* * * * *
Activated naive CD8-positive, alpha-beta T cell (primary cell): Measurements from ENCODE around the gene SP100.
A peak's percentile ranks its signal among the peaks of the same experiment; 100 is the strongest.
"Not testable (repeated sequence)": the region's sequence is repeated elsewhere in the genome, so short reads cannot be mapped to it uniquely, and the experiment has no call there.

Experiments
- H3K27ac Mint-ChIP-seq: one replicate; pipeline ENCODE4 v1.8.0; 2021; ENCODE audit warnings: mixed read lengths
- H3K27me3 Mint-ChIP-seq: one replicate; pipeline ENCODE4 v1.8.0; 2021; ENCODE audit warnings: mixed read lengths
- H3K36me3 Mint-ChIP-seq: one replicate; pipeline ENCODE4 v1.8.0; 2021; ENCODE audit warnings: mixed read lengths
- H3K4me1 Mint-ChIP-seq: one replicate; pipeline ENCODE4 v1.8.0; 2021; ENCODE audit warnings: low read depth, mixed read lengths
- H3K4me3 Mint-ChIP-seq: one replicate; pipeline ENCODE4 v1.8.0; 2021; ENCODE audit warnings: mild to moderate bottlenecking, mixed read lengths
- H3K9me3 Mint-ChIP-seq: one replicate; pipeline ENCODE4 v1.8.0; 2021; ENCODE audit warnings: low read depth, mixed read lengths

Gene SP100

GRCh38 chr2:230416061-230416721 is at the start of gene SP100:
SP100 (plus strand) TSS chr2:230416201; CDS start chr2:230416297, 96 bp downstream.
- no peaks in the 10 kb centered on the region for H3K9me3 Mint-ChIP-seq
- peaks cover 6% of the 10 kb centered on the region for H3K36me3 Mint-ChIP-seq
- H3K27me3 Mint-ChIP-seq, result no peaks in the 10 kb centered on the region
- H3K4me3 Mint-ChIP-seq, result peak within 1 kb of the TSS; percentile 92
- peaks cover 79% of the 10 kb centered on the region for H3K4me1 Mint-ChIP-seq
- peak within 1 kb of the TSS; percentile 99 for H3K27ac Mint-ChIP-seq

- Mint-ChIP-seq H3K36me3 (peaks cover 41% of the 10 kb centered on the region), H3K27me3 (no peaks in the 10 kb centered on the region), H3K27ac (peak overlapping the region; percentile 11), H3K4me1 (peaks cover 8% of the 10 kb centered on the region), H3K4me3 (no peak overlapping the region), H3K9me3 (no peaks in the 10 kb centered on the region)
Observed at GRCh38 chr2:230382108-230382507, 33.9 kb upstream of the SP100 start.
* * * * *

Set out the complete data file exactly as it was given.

Activated naive CD8-positive, alpha-beta T cell (primary cell): Measurements from ENCODE around the gene SP100.
A peak's percentile ranks its signal among the peaks of the same experiment; 100 is the strongest.
"Not testable (repeated sequence)": the region's sequence is repeated elsewhere in the genome, so short reads cannot be mapped to it uniquely, and the experiment has no call there.

Experiments
- H3K27ac Mint-ChIP-seq: one replicate; pipeline ENCODE4 v1.8.0; 2021; ENCODE audit warnings: mixed read lengths
- H3K27me3 Mint-ChIP-seq: one replicate; pipeline ENCODE4 v1.8.0; 2021; ENCODE audit warnings: mixed read lengths
- H3K36me3 Mint-ChIP-seq: one replicate; pipeline ENCODE4 v1.8.0; 2021; ENCODE audit warnings: mixed read lengths
- H3K4me1 Mint-ChIP-seq: one replicate; pipeline ENCODE4 v1.8.0; 2021; ENCODE audit warnings: low read depth, mixed read lengths
- H3K4me3 Mint-ChIP-seq: one replicate; pipeline ENCODE4 v1.8.0; 2021; ENCODE audit warnings: mild to moderate bottlenecking, mixed read lengths
- H3K9me3 Mint-ChIP-seq: one replicate; pipeline ENCODE4 v1.8.0; 2021; ENCODE audit warnings: low read depth, mixed read lengths

Gene SP100

GRCh38 chr2:230416061-230416721 is at the start of gene SP100:
SP100 (plus strand) TSS chr2:230416201; CDS start chr2:230416297, 96 bp downstream.
- no peaks in the 10 kb centered on the region for H3K9me3 Mint-ChIP-seq
- peaks cover 6% of the 10 kb centered on the region for H3K36me3 Mint-ChIP-seq
- H3K27me3 Mint-ChIP-seq, result no peaks in the 10 kb centered on the region
- H3K4me3 Mint-ChIP-seq, result peak within 1 kb of the TSS; percentile 92
- peaks cover 79% of the 10 kb centered on the region for H3K4me1 Mint-ChIP-seq
- peak within 1 kb of the TSS; percentile 99 for H3K27ac Mint-ChIP-seq

- Mint-ChIP-seq H3K36me3 (peaks cover 41% of the 10 kb centered on the region), H3K27me3 (no peaks in the 10 kb centered on the region), H3K27ac (peak overlapping the region; percentile 11), H3K4me1 (peaks cover 8% of the 10 kb centered on the region), H3K4me3 (no peak overlapping the region), H3K9me3 (no peaks in the 10 kb centered on the region)
Observed at GRCh38 chr2:230382108-230382507, 33.9 kb upstream of the SP100 start.